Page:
Hot Jupiters are giant Jupiter-like exoplanets that orbit their host stars 100 times more closely than Jupiter orbits the Sun. These planets presumably form in the outer part of the primordial disk from which both the central star and surrounding planets are born, then migrate inwards and yet avoid falling into their host star1. It is, however, unclear whether this occurs early in the lives of hot Jupiters, when they are still embedded within protoplanetary disks2, or later, once multiple planets are formed and interact3. Although numerous hot Jupiters have been detected around mature Sun-like stars, their existence has not yet been firmly demonstrated for young stars4,5,6, whose magnetic activity is so intense that it overshadows the radial velocity signal that close-in giant planets can induce. Here we report that the radial velocities of the young star V830 Tau exhibit a sine wave of period 4.93 days and semi-amplitude 75 metres per second, detected with a false-alarm probability of less than 0.03 per cent, after filtering out the magnetic activity plaguing the spectra. We find that this signal is unrelated to the 2.741-day rotation period of V830 Tau and we attribute it to the presence of a planet of mass 0.77 times that of Jupiter, orbiting at a distance of 0.057 astronomical units from the host star. Our result demonstrates that hot Jupiters can migrate inwards in less than two million years, probably as a result of planet–disk interactions2.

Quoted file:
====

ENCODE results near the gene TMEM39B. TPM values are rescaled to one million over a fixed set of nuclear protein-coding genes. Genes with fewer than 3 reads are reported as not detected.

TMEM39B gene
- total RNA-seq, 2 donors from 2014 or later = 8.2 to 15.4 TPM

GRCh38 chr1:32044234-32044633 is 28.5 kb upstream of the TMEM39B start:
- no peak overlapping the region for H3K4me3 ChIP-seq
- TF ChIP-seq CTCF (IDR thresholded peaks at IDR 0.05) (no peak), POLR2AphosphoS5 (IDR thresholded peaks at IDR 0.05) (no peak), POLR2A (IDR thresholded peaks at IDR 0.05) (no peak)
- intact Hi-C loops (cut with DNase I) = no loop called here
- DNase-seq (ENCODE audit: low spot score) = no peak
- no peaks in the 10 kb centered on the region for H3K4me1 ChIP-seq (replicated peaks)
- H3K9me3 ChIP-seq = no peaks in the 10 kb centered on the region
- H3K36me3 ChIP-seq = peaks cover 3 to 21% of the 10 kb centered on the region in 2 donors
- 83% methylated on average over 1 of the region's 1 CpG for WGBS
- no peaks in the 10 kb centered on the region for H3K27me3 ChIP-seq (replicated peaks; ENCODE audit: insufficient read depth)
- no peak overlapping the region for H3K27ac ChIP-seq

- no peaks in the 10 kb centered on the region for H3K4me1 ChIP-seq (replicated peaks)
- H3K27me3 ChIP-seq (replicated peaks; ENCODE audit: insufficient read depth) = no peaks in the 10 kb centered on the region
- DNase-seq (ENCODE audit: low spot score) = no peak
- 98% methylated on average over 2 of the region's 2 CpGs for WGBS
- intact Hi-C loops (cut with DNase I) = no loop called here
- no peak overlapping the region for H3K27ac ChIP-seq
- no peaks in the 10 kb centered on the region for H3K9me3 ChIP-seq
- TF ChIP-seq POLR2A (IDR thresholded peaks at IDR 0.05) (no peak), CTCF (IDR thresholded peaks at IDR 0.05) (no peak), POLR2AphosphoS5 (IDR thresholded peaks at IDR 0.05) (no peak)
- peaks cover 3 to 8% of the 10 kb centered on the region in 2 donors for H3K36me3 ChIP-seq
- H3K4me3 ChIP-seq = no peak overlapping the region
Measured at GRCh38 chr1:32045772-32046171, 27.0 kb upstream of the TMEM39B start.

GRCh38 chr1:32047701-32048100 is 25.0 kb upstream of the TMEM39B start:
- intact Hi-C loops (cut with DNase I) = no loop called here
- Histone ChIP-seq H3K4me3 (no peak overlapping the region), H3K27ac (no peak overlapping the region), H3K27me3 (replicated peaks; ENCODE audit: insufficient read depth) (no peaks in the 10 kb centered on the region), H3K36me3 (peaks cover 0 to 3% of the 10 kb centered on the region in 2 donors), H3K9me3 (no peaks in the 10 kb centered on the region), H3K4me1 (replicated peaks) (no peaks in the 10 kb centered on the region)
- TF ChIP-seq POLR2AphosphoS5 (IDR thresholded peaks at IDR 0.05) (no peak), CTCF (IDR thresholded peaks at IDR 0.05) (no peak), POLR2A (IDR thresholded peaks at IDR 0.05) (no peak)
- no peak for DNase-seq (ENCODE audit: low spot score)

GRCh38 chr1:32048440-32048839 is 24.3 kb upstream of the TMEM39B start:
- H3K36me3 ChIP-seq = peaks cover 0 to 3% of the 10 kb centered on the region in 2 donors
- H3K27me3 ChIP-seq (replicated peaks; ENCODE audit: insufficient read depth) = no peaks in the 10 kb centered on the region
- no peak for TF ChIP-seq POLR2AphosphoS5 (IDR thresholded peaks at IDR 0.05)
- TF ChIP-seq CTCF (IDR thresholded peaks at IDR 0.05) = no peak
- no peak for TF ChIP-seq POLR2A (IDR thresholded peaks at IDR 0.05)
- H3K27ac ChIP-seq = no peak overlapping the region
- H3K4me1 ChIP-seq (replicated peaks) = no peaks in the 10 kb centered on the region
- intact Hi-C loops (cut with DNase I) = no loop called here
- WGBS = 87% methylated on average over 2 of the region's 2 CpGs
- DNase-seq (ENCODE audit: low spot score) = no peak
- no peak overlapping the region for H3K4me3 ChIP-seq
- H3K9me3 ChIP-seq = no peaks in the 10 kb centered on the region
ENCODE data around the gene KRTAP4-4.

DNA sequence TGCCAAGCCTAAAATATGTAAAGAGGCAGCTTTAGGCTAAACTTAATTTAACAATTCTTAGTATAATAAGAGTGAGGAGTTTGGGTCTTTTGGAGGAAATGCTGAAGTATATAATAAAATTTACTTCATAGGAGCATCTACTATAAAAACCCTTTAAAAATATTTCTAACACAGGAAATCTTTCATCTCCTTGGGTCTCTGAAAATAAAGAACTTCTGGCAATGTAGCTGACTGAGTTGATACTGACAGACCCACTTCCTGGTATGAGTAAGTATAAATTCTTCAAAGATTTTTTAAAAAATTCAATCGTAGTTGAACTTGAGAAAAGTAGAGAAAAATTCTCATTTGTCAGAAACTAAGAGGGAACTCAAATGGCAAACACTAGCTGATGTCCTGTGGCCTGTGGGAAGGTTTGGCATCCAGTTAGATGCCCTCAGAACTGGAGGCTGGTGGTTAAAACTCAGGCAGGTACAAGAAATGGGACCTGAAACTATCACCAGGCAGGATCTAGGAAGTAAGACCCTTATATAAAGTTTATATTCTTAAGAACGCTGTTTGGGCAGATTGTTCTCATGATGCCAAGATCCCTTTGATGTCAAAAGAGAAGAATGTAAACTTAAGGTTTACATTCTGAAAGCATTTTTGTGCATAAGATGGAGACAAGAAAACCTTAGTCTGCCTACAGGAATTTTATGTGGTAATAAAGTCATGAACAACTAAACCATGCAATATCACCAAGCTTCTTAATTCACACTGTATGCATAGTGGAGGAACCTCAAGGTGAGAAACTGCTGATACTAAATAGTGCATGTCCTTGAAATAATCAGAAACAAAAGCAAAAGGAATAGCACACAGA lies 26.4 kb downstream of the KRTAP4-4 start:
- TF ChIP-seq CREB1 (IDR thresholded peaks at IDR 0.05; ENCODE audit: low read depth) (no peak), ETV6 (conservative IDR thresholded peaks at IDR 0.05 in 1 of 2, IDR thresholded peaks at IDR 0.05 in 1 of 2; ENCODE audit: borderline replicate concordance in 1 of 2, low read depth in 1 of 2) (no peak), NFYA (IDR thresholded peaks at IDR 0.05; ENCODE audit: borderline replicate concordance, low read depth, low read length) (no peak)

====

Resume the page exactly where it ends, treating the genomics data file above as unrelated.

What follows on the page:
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This paper is based on observations obtained at the CFHT Corporation (operated by the National Research Council of Canada, the Institut National des Sciences de l’Univers of the Centre National de la Recherche Scientifique (INSU/CNRS) of France and the University of Hawaii), at the Télescope Bernard Lyot (TBL) (operated by the Observatoire Midi-Pyrénées and by INSU/CNRS), and at the Gemini Observatory (operated by the Association of Universities for Research in Astronomy under a cooperative agreement with the National Science Foundation (NSF) on behalf of the Gemini partnership: the NSF of the United States, the National Research Council of Canada, CONICyT of Chile, the Ministerio de Ciencia, Tecnología e Innovación Productiva of Argentina, and the Ministério da Ciência, Tecnologia e Inovação of Brazil). We thank the Queue Service Observing teams of CFHT, TBL and the Gemini Observatory, without whom this study would not have been possible. We also thank the IDEX initiative of Université Fédérale Toulouse Midi-Pyrénées for awarding a ‘Chaire d’Attractivité’ to G.H., in the framework of which this work was done. S.A. acknowledges financial support from Conselho Nacional de Desenvolvimento Científico e Tecnológico (CNPq), Coordenação de Aperfeiçoamento de Pessoal de Nível Superior (CAPES) and Fundação de Amparo a Pesquisa do Estado de Minas Gerais (Fapemig).